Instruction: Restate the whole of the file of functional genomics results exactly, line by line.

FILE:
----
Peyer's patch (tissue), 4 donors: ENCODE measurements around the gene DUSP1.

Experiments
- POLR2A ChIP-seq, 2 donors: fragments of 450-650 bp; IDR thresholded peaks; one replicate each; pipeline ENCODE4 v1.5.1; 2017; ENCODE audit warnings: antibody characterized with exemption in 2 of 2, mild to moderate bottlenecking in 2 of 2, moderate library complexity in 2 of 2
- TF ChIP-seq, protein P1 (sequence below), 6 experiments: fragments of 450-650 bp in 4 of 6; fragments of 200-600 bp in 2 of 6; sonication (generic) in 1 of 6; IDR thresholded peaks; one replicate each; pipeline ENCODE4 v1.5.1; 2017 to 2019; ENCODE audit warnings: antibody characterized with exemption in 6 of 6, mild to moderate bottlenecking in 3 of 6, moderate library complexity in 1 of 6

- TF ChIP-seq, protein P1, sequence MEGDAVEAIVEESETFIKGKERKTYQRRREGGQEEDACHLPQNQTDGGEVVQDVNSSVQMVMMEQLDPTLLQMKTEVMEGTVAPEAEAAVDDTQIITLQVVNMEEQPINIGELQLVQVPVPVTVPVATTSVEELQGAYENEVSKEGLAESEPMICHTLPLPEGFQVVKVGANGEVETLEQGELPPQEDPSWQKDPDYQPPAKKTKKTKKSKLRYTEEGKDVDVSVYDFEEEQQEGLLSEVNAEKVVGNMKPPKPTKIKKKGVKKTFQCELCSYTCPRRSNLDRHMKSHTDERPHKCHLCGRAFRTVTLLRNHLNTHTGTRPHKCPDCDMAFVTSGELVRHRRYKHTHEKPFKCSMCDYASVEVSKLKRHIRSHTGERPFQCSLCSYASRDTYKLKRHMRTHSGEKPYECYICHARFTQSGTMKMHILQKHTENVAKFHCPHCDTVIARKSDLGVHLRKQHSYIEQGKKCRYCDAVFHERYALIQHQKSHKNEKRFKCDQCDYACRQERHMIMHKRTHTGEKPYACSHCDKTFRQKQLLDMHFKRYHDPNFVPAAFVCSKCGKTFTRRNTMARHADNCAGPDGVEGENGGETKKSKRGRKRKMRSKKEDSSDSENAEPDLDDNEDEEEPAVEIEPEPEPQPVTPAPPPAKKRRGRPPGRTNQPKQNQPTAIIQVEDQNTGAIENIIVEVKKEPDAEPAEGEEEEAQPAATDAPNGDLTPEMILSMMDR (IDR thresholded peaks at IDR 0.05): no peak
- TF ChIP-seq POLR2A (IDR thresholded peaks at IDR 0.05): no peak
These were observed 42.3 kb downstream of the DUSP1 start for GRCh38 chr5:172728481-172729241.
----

Peyer's patch (tissue), 4 donors: ENCODE measurements around the gene DUSP1.

Experiments
- POLR2A ChIP-seq, 2 donors: fragments of 450-650 bp; IDR thresholded peaks; one replicate each; pipeline ENCODE4 v1.5.1; 2017; ENCODE audit warnings: antibody characterized with exemption in 2 of 2, mild to moderate bottlenecking in 2 of 2, moderate library complexity in 2 of 2
- TF ChIP-seq, protein P1 (sequence below), 6 experiments: fragments of 450-650 bp in 4 of 6; fragments of 200-600 bp in 2 of 6; sonication (generic) in 1 of 6; IDR thresholded peaks; one replicate each; pipeline ENCODE4 v1.5.1; 2017 to 2019; ENCODE audit warnings: antibody characterized with exemption in 6 of 6, mild to moderate bottlenecking in 3 of 6, moderate library complexity in 1 of 6

- TF ChIP-seq, protein P1, sequence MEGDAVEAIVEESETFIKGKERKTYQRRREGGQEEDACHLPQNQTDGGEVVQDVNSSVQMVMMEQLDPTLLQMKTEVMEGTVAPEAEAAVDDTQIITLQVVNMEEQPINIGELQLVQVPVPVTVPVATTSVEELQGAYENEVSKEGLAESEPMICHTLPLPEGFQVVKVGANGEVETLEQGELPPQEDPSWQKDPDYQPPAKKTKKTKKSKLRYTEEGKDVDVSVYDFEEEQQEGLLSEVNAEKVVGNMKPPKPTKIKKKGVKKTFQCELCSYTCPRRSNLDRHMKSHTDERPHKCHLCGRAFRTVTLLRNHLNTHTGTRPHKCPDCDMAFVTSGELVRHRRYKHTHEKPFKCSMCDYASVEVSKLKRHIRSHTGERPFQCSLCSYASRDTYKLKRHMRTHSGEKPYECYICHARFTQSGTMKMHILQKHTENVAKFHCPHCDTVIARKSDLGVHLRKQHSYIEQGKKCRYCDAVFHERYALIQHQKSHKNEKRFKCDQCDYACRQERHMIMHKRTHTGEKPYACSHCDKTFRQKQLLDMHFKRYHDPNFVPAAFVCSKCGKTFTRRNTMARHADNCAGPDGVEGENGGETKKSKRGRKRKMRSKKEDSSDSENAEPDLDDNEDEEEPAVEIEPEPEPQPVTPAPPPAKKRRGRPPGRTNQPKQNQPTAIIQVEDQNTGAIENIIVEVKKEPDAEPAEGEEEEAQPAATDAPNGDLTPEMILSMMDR (IDR thresholded peaks at IDR 0.05): no peak
- TF ChIP-seq POLR2A (IDR thresholded peaks at IDR 0.05): no peak
These were observed 42.3 kb downstream of the DUSP1 start for GRCh38 chr5:172728481-172729241.